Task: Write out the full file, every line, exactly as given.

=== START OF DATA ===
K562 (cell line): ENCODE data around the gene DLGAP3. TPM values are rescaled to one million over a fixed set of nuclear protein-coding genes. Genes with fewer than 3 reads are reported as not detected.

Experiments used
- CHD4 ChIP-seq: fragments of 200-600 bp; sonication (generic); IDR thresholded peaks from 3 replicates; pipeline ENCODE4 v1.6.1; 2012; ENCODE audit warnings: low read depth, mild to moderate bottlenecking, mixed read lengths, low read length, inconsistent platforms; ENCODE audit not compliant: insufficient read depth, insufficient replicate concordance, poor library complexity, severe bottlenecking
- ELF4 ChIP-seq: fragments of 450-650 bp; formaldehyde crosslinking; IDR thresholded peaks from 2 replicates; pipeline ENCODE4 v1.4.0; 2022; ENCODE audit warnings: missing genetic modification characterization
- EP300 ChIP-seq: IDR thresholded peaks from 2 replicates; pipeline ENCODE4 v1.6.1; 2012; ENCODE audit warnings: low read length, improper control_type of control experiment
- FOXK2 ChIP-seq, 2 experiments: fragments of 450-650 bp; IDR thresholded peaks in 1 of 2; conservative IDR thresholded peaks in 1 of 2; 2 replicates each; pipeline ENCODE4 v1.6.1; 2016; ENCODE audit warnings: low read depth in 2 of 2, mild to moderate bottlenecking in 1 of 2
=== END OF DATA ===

K562 (cell line): ENCODE data around the gene DLGAP3. TPM values are rescaled to one million over a fixed set of nuclear protein-coding genes. Genes with fewer than 3 reads are reported as not detected.

Experiments used
- CHD4 ChIP-seq: fragments of 200-600 bp; sonication (generic); IDR thresholded peaks from 3 replicates; pipeline ENCODE4 v1.6.1; 2012; ENCODE audit warnings: low read depth, mild to moderate bottlenecking, mixed read lengths, low read length, inconsistent platforms; ENCODE audit not compliant: insufficient read depth, insufficient replicate concordance, poor library complexity, severe bottlenecking
- ELF4 ChIP-seq: fragments of 450-650 bp; formaldehyde crosslinking; IDR thresholded peaks from 2 replicates; pipeline ENCODE4 v1.4.0; 2022; ENCODE audit warnings: missing genetic modification characterization
- EP300 ChIP-seq: IDR thresholded peaks from 2 replicates; pipeline ENCODE4 v1.6.1; 2012; ENCODE audit warnings: low read length, improper control_type of control experiment
- FOXK2 ChIP-seq, 2 experiments: fragments of 450-650 bp; IDR thresholded peaks in 1 of 2; conservative IDR thresholded peaks in 1 of 2; 2 replicates each; pipeline ENCODE4 v1.6.1; 2016; ENCODE audit warnings: low read depth in 2 of 2, mild to moderate bottlenecking in 1 of 2